• WIN: Strategic Concepts in Organizing and Policy Education (SCOPE) negotiated a commitment from the L.A. Department of Water and Power to invest $1.25 billion over the next 10 years to help ratepayers use 15% less power. This victory will help to continue to cut ties to out-of-state coal plants, lower high electricity bills, and create new jobs for low income residents.
• WIN: Restaurant Opportunities Center (ROC United-LA) reached an historic agreement with the employer El Mercadito, a landmark mariachi restaurant in Boyle Heights. The accord for $220,000 in back pay and other benefits for workers has gone to the Labor Commissioner for approval.
• WIN: Coalition for Economic Survival supported AB 2222, an important affordable housing bill recently signed by Governor Brown that closes a loophole in state law that will result in the creation of more affordable housing. It also increased the affordability requirement of all low and very low income units from 30 years or longer to 55 years or longer.

• SETBACK: The 2014 Wage Theft Recovery Act, which would have made it possible for workers who had won a court claim for wage theft to put a lien on property of scofflaw bosses, failed to win passage in the California Senate in the recent legislative session.
• PROGRESS: In July, the LA City Council voted 13-0 in favor of a motion to draft a Wage Theft Ordinance to criminalize and enforce penalties on wage theft in the city of L.A., where every week, 655,000 low wage workers experience at least one wage violation such as having overtime pay withheld. Koreatown Immigrant Workers Alliance (KIWA) is a lead organization in this work, along with Instituto de Educación Popular del Sur de California (IDEPSCA), Pomona Economic Opportunity Center (PEOC), Restaurant Opportunity Center (ROC United-LA), Coalition for Humane Immigrant Rights Los Angeles (CHIRLA), and CLEAN Carwash Campaign.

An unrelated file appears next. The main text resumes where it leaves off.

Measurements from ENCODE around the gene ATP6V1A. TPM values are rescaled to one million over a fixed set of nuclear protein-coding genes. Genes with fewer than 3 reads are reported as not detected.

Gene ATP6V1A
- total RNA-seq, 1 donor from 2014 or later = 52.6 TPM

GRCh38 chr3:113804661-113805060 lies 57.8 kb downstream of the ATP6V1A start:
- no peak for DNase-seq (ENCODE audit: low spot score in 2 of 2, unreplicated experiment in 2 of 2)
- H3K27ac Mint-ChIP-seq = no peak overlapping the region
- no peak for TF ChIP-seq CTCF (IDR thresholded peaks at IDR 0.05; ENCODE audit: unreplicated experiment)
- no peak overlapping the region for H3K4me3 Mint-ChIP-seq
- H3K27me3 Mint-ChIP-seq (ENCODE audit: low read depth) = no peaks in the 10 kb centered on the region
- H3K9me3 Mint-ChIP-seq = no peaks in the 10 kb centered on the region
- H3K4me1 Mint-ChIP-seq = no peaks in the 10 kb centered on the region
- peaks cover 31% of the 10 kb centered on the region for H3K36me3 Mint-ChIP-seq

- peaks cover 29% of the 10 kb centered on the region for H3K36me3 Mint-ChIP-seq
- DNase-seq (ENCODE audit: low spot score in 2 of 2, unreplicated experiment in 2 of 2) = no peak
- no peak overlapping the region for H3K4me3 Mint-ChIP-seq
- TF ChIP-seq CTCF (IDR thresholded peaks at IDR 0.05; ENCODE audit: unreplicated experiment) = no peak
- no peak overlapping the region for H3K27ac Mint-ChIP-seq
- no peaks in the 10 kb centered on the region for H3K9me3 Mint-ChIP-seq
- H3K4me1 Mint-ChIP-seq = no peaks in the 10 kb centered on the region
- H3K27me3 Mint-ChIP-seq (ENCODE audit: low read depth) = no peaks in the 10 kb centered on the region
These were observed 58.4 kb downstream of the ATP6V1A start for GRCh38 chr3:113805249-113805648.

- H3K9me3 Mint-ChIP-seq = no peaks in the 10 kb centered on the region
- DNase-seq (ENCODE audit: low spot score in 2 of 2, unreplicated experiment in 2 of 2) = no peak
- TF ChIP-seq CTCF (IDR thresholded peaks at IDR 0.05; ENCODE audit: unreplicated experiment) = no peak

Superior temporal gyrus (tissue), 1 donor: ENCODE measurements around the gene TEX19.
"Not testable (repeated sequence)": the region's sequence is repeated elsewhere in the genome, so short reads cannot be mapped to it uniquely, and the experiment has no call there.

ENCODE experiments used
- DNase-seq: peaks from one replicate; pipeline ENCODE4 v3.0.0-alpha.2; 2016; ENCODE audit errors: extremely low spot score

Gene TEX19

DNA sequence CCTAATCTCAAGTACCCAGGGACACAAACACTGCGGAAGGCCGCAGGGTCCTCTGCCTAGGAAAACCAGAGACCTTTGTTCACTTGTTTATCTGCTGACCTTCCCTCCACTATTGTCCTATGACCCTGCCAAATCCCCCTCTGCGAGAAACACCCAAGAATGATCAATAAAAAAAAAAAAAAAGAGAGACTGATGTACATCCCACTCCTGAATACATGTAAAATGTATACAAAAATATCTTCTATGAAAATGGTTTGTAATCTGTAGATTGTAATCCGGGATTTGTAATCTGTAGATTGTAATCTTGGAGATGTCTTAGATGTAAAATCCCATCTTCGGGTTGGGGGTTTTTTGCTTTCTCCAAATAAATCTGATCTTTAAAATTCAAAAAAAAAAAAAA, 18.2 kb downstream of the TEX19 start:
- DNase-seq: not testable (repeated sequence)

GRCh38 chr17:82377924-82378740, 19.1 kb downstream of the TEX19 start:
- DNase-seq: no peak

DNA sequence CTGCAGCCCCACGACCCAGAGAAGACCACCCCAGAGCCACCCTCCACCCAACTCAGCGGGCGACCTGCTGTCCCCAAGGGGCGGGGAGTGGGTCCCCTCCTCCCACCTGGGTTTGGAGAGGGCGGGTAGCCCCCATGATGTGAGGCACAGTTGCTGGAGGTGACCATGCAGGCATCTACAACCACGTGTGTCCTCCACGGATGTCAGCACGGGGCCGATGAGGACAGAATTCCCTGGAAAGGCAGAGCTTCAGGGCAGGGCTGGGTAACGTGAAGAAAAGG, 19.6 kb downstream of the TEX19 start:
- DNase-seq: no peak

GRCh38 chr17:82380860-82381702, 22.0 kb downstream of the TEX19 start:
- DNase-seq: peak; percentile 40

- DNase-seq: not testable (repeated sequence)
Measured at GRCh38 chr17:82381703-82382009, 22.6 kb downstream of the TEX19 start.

• PROGRESS: L.A. Voice PICO, Black Worker Center and All of Us or None are among the grantees in the Coalition to Ban the Box in Los Angeles pushing the L.A. Fair Chance Initiative. There was significant progress in June, when the City Council moved a proposal for a city ordinance to the next level. A Ban the Box ordinance would eliminate requirements for city job applicants to disclose criminal convictions until their job qualifications were verified, so they could have a chance to be considered, not automatically eliminated.


Two Liberty Hill Donors Affect Real Change Through Philanthropy


(From left to right) Melissa Bersofsky Rodgers, Director of Development and Alumni Relations UCLA Luskin School of Public Affairs; Daniel Lee; Harold and Stephanie Bronson; VC Powe, Executive Director of External Programs UCLA Luskin School of Public Affairs; Paula Litt, Secretary Community Activist Liberty Hill Board of Directors

If L.A. is a city of many centers coming together, then Harold and Stephanie Bronson are quintessential Angelenos. They put their philanthropy to work in multiple centers, thoughtfully considering the impact of each of their donations, and they also craft their own initiatives to bring people and organizations together.

As Liberty Hill supporters and donor-advised account holders, their most recent innovation has been the creation of a paid internship for a UCLA Luskin School of Public Affairs graduate student to work with Liberty Hill.

“Organizations and people can learn from one another and this presented a good opportunity,” says Harold. “We met Frank Gilliam, dean of the Luskin School, at a Liberty Hill retreat. So therefore we ‘met’ the Luskin through Liberty Hill and then, kind of flipping it back, funded the internship.”